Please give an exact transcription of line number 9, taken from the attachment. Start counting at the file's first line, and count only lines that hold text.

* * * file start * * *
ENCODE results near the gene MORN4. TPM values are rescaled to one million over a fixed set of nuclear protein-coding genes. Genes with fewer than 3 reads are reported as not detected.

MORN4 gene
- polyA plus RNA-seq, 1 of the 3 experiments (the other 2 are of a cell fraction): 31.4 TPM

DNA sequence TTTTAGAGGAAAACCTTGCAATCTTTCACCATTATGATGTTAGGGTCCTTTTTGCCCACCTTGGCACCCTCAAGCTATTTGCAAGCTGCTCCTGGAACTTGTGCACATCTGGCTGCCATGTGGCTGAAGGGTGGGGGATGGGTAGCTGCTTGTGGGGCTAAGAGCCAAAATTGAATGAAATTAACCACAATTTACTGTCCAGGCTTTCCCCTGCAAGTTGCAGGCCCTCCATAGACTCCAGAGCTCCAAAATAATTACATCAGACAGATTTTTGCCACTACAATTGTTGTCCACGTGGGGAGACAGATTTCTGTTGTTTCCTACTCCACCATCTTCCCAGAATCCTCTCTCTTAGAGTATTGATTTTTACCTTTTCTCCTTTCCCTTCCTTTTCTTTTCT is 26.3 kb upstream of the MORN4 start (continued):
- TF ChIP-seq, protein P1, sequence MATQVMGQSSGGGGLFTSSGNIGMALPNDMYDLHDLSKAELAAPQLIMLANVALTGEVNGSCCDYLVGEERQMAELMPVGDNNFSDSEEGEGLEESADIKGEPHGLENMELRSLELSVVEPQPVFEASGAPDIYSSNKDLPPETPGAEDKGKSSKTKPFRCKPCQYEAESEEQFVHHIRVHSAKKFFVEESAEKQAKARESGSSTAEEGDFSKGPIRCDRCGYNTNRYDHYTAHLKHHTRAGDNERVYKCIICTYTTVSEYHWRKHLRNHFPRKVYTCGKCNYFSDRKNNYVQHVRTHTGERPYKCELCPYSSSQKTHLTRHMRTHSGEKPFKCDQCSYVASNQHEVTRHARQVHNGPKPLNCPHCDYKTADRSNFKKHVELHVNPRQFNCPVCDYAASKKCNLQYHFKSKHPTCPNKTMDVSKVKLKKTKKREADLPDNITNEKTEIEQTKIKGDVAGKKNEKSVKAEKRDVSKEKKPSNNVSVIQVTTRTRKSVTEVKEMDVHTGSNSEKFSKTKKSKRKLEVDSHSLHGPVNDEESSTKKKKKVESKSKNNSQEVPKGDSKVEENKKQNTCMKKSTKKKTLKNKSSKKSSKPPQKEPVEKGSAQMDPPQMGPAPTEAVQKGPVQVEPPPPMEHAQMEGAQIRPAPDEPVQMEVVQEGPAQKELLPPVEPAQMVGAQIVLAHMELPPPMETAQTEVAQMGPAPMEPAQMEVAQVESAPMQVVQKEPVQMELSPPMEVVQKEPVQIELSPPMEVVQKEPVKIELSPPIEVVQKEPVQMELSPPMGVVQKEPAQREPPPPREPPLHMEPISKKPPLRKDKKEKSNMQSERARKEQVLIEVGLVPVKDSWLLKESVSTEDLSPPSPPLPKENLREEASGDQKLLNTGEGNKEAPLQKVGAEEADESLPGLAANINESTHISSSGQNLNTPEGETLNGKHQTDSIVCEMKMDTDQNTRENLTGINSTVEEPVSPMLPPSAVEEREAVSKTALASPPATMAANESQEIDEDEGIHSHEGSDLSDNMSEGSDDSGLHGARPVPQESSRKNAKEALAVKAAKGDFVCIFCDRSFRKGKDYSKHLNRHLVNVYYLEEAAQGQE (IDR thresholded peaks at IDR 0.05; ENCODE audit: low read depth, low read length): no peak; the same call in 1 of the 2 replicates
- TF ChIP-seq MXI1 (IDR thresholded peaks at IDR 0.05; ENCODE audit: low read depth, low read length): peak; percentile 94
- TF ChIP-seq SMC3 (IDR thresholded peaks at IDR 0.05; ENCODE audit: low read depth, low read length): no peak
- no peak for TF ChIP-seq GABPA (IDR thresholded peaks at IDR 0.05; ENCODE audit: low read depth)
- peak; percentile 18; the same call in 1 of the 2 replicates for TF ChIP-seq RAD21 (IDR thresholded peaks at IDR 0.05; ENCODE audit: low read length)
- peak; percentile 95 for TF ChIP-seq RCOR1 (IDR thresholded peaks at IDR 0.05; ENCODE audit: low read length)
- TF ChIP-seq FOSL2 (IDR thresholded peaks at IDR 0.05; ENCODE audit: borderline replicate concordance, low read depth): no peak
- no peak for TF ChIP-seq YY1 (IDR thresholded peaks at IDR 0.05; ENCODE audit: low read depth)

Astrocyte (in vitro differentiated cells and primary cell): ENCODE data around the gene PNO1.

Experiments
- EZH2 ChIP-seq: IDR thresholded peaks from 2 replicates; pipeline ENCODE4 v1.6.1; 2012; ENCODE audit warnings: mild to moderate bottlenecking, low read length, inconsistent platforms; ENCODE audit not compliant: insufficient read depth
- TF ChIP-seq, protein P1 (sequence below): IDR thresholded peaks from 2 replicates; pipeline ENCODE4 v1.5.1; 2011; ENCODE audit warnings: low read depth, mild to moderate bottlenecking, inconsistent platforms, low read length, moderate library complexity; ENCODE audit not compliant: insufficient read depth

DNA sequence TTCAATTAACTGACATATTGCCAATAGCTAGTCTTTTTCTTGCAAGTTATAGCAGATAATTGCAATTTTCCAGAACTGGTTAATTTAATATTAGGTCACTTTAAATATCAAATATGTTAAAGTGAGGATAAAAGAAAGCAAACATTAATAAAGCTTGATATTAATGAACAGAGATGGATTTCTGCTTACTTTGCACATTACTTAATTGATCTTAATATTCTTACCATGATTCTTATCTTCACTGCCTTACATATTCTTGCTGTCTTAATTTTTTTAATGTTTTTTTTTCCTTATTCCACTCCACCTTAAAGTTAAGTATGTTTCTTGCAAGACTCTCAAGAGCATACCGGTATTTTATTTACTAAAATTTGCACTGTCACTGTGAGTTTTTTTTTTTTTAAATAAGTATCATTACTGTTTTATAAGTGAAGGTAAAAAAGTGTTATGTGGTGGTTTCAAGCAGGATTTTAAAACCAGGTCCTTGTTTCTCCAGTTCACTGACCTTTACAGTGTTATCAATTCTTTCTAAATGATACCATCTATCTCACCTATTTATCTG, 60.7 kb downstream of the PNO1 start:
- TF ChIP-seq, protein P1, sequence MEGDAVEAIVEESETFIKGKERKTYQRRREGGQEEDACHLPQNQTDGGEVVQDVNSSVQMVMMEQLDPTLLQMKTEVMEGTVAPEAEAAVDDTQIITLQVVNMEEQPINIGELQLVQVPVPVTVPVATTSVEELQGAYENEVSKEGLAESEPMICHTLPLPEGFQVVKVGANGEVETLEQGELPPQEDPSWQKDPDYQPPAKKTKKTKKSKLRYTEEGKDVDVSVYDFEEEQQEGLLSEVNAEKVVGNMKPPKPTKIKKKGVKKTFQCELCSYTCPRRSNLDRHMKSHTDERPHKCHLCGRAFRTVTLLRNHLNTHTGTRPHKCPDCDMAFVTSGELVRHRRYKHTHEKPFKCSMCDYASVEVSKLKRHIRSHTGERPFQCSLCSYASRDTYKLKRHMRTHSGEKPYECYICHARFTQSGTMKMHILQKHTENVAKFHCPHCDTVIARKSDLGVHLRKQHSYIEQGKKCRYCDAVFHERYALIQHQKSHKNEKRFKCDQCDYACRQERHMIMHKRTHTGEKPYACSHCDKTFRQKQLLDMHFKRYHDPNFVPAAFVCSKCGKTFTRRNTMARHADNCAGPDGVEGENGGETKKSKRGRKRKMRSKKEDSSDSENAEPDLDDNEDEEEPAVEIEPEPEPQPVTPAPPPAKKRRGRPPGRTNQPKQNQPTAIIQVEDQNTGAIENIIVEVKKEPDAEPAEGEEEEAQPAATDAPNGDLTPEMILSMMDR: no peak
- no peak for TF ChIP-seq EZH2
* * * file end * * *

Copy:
- peak; percentile 18; the same call in 1 of the 2 replicates for TF ChIP-seq RAD21 (IDR thresholded peaks at IDR 0.05; ENCODE audit: low read length)